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How Not to Write a Business Book

Jun 25, 2008
While it would take a much longer article to describe all of the things I tried that didn't work in writing a book, it's worth noting some of the many mistakes I made that others might see as opportunities to make faster progress.

Hopefully, others will avoid these pitfalls in similar projects. Here's an example: Many public speakers will tell you that you can simply dictate 10 hours worth of material onto a tape and then hire a writer for very little money who will turn that material into a finished book. Perhaps that's the case if your message is about your humble beginnings and how positive thinking made you a success.

I tried that approach for several book ideas. In each case, I found an intelligent, hard-working person who wrote much better than I do. I armed the writers with an outline for a book and invited the writers to interview me until he or she had enough material. We recorded those interviews and had them transcribed. The writers even got a floppy disk of the transcribed material so they could simply edit the interviews if that was enough for them.

M talented collaborators did their best. They worked hard. They wrote lots of material. They asked lots of good questions. But they could not produce manuscripts that captured the essence of what we wanted to describe. I devoted long and painful hours to the process, and these collaborations just didn't work. It became obvious that I could write the material faster than I could explain it to someone else who would then do the writing.

When people first learn about the project to accelerate all forms of improvements by 20 times, they often have a reaction like Peter Drucker's: Some smart CEO will want to take this perspective and gain enormous advantages by permeating his or her company with these practices.

I spent many years writing to CEOs who had such reputations, visiting CEOs we knew who had that orientation, and making presentations to senior officer groups. I remember one such visit when I felt very confident that we would get the go ahead.

To ease matters, I offered to do the work for no fee. That offer only gained me the reaction that each person in the room would rather go home five minutes earlier every night than spend even five minutes on learning and employing the problem-solving practices we had created.

Why? I'm sure the answer varied from organization to organization that turned us down. Our general impression was that people were overworked and fearful of losing their jobs. The continual downsizing of American organizations had been going on for some time, and there weren't many people left who did anything other than run from fighting one fire to putting out another one.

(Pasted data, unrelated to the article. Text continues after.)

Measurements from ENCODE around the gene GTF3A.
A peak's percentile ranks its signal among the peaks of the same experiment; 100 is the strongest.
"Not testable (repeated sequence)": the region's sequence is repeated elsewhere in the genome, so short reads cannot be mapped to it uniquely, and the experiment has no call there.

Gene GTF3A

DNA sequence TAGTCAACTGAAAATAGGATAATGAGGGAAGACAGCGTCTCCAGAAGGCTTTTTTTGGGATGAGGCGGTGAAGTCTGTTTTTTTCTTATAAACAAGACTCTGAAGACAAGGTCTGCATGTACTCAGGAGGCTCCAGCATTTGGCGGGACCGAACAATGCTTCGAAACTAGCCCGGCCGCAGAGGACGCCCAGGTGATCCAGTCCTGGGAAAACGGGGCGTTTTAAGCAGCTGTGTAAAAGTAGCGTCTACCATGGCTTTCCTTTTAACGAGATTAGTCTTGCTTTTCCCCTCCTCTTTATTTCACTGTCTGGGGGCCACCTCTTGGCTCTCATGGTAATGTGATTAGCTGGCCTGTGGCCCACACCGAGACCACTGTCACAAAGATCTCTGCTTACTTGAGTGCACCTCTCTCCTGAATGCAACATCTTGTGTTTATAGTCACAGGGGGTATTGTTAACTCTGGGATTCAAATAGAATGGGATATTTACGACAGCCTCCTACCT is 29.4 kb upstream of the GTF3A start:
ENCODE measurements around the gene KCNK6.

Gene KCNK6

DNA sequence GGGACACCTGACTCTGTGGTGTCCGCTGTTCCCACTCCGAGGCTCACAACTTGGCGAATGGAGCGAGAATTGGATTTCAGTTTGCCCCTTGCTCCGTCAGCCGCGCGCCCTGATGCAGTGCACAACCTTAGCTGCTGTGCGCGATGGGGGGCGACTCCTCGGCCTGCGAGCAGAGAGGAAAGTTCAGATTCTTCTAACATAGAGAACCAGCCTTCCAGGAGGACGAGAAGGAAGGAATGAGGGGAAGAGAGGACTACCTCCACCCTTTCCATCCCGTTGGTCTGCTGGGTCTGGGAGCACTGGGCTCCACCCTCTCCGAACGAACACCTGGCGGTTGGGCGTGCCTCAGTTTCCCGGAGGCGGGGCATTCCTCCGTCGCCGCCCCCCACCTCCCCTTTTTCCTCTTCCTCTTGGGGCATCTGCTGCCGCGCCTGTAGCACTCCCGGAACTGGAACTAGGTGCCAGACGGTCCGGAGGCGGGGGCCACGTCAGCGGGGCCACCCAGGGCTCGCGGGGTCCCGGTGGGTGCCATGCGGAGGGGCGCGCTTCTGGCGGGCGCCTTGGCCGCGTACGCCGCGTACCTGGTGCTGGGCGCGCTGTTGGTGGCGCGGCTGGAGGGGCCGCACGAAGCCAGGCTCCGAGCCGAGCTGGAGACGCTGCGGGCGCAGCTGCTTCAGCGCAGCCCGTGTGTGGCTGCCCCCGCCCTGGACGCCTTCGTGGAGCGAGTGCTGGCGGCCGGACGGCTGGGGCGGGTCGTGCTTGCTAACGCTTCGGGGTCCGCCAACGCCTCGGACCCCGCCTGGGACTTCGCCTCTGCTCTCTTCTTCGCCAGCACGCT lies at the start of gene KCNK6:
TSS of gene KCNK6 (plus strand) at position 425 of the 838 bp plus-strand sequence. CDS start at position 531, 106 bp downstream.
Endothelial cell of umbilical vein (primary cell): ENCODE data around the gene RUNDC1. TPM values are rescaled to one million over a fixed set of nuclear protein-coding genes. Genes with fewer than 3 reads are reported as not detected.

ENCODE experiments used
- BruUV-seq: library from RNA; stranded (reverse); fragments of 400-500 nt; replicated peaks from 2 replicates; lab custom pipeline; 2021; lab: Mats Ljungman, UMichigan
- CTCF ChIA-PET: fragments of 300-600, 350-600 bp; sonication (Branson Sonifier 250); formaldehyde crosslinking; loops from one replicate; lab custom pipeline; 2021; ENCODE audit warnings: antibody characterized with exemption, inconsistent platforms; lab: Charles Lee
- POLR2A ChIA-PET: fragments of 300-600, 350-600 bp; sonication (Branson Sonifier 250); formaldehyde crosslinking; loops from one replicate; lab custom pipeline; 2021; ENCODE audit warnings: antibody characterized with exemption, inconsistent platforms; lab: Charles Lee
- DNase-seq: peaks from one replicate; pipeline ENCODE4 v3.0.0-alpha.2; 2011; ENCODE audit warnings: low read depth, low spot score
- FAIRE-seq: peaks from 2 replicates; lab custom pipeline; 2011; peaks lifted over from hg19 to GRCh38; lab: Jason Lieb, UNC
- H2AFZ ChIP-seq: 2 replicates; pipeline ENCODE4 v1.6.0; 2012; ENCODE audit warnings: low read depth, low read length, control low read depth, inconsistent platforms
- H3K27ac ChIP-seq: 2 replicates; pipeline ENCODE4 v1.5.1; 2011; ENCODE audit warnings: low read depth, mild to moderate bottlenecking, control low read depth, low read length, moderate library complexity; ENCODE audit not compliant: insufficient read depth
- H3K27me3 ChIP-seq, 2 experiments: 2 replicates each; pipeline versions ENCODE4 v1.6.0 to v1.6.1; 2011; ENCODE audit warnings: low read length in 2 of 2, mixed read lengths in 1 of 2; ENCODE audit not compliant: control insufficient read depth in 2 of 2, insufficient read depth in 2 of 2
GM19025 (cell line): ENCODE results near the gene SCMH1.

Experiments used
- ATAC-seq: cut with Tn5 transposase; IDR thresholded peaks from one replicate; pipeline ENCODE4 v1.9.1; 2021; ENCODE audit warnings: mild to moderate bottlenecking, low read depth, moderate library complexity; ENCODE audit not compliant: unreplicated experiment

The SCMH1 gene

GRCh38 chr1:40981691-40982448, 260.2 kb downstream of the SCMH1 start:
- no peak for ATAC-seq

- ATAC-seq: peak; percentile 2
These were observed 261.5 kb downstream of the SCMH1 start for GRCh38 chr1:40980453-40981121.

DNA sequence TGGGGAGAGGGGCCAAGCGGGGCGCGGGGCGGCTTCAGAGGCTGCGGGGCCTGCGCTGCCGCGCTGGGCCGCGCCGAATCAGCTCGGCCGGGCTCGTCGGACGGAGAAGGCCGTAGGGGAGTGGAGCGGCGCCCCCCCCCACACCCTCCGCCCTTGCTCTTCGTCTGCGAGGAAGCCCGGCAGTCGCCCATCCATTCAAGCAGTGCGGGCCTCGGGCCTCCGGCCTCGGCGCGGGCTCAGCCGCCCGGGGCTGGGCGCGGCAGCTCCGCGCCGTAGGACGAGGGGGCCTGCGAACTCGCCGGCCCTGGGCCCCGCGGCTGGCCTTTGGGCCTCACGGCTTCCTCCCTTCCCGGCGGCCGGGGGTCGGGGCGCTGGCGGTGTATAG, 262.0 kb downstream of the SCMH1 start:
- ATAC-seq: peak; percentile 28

A little known fact was that many of the executives who had great reputations for installing new ideas were mostly doing so after these ideas had been around for 20 or 30 years. In addition, executive pay had reached the moon. Due to a combination of more emphasis on stock options and larger performance bonus opportunities, a senior management group could earn more in five years than a similar group would have earned in a lifetime two decades earlier.

Most executives didn't plan to stick around any longer than it took to cash out with their big payday. Something like this project required people who wanted to enjoy improvements for many years to come.

Marketing-oriented people will tell you that you can sell any idea to the media. Just write press releases; follow up with writers, editors, and producers; and you will be overwhelmed with demand for your idea. That wasn't my experience. Fearing that we had gone about it in the wrong way, we sought help in pursuing this path.

Marketers of ideas seemed underwhelmed by our project. One organization is considered to be unbeatable in this area. I spent months making daily telephone calls trying to get someone to speak with us. Finally, a sales representative from that organization called me back to say that they were very busy but that the CEO of the organization had agreed to discuss the project for 15 minutes by telephone three months in the future. Okay.

On the appointed day, there was a snowstorm in the CEO's town. The CEO didn't make it to the office in time for our scheduled call. I tried for the next six months to reschedule. O never got another slot. And that was one of the more promising leads I had for marketing and writing help.
About the Author
Donald Mitchell is an author of seven books including Adventures of an Optimist, The 2,000 Percent Squared Solution, The 2,000 Percent Solution, The 2,000 Percent Solution Workbook, The Irresistible Growth Enterprise, and The Ultimate Competitive Advantage. Read about creating breakthroughs through 2,000 percent solutions and receive tips by e-mail by registering for free at

http://www.2000percentsolution.com .
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